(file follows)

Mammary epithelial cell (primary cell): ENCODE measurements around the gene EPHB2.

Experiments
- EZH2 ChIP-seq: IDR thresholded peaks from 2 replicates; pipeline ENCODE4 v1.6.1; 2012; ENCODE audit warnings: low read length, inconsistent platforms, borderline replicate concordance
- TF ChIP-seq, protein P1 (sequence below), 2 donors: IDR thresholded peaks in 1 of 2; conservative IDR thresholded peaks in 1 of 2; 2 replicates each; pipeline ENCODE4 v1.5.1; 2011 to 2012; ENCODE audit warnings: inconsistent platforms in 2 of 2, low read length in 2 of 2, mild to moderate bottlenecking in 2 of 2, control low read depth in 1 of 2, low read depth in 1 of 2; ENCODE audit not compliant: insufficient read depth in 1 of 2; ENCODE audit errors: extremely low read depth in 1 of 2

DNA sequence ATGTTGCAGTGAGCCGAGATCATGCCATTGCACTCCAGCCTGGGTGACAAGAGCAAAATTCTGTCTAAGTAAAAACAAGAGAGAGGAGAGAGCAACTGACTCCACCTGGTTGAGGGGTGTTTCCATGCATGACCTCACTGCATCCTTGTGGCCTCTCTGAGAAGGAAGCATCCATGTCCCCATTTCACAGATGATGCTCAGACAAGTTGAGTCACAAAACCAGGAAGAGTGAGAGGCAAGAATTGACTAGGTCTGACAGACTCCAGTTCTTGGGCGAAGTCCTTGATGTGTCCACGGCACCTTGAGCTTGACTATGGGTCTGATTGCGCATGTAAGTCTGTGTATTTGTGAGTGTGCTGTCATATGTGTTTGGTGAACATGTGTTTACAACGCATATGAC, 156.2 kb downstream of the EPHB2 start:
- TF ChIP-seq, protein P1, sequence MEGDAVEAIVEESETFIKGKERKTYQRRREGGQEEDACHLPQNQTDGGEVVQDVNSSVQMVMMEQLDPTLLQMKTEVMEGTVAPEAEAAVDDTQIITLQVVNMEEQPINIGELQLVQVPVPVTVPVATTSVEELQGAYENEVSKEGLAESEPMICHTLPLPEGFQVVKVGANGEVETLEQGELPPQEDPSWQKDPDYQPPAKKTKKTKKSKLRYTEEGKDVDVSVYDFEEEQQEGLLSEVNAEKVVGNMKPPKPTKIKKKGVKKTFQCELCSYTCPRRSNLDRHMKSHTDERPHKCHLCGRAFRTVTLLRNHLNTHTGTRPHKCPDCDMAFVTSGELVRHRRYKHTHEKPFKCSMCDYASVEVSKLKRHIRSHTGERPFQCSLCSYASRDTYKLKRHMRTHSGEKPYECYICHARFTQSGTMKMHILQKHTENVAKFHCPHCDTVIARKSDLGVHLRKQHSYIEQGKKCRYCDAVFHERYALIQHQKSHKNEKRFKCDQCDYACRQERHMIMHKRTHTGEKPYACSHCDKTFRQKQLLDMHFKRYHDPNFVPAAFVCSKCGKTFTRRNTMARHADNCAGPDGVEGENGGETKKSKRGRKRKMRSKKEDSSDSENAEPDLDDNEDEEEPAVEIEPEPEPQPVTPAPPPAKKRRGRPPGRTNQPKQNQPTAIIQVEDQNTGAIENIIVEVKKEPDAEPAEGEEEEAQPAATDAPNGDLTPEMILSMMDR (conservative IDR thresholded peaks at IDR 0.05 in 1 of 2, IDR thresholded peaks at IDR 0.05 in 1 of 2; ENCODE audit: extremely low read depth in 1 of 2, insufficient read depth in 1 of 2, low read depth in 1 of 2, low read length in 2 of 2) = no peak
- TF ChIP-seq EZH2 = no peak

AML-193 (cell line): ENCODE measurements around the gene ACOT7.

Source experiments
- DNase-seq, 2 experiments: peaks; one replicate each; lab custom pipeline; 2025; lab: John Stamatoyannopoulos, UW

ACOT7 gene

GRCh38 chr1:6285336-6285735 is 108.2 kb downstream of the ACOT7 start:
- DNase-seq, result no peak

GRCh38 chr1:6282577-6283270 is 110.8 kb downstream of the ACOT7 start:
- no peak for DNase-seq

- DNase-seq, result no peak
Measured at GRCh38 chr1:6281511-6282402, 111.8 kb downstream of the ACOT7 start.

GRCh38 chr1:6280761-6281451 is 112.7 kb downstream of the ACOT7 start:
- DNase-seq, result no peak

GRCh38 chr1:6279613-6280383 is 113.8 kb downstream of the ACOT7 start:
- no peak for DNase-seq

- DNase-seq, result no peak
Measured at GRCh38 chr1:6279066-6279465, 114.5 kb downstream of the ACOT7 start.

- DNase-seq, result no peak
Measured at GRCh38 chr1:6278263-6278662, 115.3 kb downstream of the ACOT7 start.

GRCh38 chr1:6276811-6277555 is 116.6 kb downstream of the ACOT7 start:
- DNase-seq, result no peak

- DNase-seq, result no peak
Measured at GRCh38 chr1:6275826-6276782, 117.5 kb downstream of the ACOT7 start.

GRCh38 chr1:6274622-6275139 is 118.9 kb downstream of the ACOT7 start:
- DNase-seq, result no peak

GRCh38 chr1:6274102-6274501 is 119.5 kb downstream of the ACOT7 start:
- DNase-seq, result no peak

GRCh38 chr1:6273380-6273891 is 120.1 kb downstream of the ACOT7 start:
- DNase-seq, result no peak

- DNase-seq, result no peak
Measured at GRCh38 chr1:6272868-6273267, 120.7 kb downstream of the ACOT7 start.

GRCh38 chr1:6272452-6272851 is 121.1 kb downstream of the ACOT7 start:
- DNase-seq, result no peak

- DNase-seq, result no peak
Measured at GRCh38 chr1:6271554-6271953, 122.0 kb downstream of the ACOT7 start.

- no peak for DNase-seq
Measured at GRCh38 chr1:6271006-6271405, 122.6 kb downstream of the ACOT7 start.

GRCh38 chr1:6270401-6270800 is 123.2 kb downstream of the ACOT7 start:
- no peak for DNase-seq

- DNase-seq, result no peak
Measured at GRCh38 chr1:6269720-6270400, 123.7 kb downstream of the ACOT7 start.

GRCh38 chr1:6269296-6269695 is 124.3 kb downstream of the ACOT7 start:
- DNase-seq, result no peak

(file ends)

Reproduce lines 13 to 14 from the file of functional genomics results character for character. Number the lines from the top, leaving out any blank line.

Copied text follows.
- DNase-seq, result no peak

GRCh38 chr1:6282577-6283270 is 110.8 kb downstream of the ACOT7 start: